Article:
Fb. In. Tw. Be.

By Nicanor Gordon

Ten minutes in and the interview hasn’t really started. Instead of the prepared questions, we’re talking about the English Premier League, and this being Alexis Nunes, we’re talking about Manchester United. “It’s a weird season,” she laments the inconsistency of her favorite team.

Bristol, CT – March 25, 2015 – Photo Studio: Portrait of Alexis Nunes (Photo by Joe Faraoni/ ESPN Images)

For any mega soccer fan, the face of this woman in sports is a staple from their many soccer binge-watching sessions. She’s the widely known, very successful (and still steadily rising in her career), Jamaican reporter and host at ESPN FC and ESPNcricinfo.  

Born to a mother from El Salvador and Jamaican dad, Alexis says her love of sports had to have come from her father. “Growing up, he controlled the remote, and he always wanted us to watch something ‘sensible.'” In the Nunes household, sensible often involved a ball. It wasn’t just television, her father would also take her to cricket matches.

Alexis proudly identifies as both Latina and Jamaican. She grew up in Jamaica with her parents and Hispanic grandparents at home, and effortlessly ingested a lot about her Salvadoran roots. In Jamaica, she says her multicultural identity was no big deal and widely accepted. “In the Caribbean, everyone’s a little mixed at some point,” she says, arguing that growing up elsewhere would have probably been more challenging. 

But, back to sports, Alexis will tell you… With a love of sport, comes a love of story. Between the superhuman feats our favorite athletes regularly perform, we cling to the bits of personality that fill out the gaps. Alexis understands this. When she wasn’t absorbing every sport she could find, “except golf,” she grew up watching documentaries, and the stories of how great athletes would transcend their sport.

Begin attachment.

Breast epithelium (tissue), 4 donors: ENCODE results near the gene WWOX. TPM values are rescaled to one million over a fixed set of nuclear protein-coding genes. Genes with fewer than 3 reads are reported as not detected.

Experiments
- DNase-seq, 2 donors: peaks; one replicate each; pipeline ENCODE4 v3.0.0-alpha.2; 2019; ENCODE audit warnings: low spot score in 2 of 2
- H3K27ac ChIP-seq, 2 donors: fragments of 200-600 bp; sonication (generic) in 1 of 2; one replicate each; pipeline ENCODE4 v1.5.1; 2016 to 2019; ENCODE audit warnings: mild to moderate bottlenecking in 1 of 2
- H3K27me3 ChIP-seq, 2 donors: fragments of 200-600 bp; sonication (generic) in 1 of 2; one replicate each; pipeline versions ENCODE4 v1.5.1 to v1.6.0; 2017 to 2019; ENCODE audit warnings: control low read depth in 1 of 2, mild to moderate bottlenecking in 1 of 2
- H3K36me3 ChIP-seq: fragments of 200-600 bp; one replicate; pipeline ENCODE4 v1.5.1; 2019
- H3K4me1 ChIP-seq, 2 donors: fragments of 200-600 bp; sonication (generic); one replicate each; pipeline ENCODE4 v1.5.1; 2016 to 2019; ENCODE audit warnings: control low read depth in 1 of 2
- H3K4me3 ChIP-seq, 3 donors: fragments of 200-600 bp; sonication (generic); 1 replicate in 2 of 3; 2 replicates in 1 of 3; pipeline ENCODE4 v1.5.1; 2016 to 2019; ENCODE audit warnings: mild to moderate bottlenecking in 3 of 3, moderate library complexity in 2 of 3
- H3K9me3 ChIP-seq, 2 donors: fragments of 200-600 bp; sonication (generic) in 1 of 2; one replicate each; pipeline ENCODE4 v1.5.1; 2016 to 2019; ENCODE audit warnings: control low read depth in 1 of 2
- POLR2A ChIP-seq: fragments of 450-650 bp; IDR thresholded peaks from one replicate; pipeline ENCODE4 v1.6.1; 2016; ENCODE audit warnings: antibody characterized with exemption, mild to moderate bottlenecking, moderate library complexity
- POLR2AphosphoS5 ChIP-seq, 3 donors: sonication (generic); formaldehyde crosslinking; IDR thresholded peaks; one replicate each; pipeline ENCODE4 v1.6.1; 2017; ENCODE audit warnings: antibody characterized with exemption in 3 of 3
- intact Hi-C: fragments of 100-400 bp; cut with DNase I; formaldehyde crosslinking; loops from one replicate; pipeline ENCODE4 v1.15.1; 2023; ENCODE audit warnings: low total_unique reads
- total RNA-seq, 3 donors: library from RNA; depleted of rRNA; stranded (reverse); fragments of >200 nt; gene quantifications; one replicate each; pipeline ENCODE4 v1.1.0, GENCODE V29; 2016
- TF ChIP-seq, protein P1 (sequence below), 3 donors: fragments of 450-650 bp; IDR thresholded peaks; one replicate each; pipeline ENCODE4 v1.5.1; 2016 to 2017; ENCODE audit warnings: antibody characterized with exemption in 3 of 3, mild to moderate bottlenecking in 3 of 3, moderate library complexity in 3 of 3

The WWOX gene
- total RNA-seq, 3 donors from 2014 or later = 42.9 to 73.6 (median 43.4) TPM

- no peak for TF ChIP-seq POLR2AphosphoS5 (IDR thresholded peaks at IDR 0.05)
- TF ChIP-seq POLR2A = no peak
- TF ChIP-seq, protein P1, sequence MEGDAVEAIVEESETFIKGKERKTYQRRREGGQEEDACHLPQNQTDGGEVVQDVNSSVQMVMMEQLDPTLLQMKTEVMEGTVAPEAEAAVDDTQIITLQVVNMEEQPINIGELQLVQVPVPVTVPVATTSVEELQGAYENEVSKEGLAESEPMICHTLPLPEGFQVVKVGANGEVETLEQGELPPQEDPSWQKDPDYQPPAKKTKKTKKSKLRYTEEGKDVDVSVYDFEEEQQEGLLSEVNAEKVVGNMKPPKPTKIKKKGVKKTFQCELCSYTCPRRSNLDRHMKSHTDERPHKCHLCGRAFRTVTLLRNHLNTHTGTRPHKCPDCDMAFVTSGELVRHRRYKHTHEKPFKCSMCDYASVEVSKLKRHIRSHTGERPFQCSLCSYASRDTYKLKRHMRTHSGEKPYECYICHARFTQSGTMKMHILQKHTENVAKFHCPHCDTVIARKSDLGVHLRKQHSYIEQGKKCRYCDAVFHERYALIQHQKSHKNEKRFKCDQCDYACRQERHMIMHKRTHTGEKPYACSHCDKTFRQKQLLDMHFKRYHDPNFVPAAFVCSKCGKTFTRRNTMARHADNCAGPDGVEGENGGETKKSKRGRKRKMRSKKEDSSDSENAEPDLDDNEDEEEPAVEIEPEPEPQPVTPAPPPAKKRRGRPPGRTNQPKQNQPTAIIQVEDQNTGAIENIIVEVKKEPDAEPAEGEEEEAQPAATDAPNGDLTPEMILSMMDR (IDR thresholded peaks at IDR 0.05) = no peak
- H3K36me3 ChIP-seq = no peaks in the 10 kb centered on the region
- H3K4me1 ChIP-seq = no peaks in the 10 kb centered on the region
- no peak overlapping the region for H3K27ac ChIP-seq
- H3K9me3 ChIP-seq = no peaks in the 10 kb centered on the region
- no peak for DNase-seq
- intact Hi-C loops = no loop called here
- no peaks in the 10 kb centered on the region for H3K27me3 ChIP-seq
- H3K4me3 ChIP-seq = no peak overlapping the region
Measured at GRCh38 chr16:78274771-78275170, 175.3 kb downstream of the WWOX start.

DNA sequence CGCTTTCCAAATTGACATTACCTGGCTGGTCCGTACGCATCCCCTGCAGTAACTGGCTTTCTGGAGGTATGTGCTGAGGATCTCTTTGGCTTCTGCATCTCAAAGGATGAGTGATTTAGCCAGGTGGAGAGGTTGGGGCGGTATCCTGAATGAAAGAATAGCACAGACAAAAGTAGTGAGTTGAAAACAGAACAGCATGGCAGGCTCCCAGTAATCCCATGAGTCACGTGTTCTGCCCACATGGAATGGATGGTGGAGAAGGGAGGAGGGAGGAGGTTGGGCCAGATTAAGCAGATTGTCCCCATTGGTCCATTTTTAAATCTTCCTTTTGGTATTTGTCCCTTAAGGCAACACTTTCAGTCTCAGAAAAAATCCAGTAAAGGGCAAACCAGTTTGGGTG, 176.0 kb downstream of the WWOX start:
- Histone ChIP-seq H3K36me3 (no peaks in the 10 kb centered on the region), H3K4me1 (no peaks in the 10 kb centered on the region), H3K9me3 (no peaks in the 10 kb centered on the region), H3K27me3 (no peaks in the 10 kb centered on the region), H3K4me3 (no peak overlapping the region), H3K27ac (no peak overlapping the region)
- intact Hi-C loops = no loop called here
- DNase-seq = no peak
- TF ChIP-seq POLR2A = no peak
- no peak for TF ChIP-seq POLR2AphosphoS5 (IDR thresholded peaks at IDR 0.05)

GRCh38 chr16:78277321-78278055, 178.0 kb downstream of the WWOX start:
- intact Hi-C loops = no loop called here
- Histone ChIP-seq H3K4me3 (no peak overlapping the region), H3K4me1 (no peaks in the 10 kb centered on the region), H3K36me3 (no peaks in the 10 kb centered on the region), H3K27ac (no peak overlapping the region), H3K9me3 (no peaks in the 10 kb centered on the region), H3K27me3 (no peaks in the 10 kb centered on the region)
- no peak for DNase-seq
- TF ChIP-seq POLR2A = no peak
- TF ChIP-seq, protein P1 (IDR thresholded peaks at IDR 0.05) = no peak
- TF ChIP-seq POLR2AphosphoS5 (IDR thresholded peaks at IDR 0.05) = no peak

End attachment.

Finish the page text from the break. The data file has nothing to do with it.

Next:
“I always knew this was what I wanted to do,” Alexis states. A graduate from the University of the West Indies, she landed her first job in broadcasting at a local TV station, SportsMax. She’ll be the first to tell you that she wouldn’t be where she is today, if not for her time there. In particular, she credits legendary broadcaster and personality Simon Croskill for taking her under his wing. His advice was clear – never change and never compromise. She took those words to heart.

Now, an interviewer [and presenter, and host, and commentator] at ESPN, she gets to her the story her way. “I like to find a new angle…I like to play games,” her voice sparkles over the phone. You can watch any of her interviews to see what she means. From cooking challenges, to getting shoved into the pool by your favorite football player — she’s decidedly relaxed and game for almost anything.

After losing another ten minutes talking about Jamaican patties and high school, Alexis speaks about the unique challenges she has faced in her field. She’s a woman of color, from the Caribbean in a field dominated by white cis-men. Each one of those descriptions is another layer of marginality she’s faced. “The number one reason people come at you is that you’re a girl,” she sounds disappointed as she explains. “It’s disheartening to see how many people don’t accept that women can know as much, if not more than a man.”

Of course, the COVID-19 pandemic is another, recently added, challenge. While she’s grateful to work in an industry that could readily adapt to remote working conditions, it’s not without its pain points. “I have more respect for the guys behind the scenes,” she laughs. 

Working from home has turned Alexis from strictly on-air talent to doing production work in her own house. On any given day she can be found setting up lights and managing her sound levels, to rearranging her “set” – shifting flowers, changing pictures in the background – all to bring some of that studio dynamism home. She’s definitely itching to get back out there, she says. 

So, who’s on her bucket list, in any field of her choice? “Fergie — Sir Alex; he’s the GOAT,” she doesn’t hesitate. It’s no surprise… For Alexis, it always comes back to soccer.

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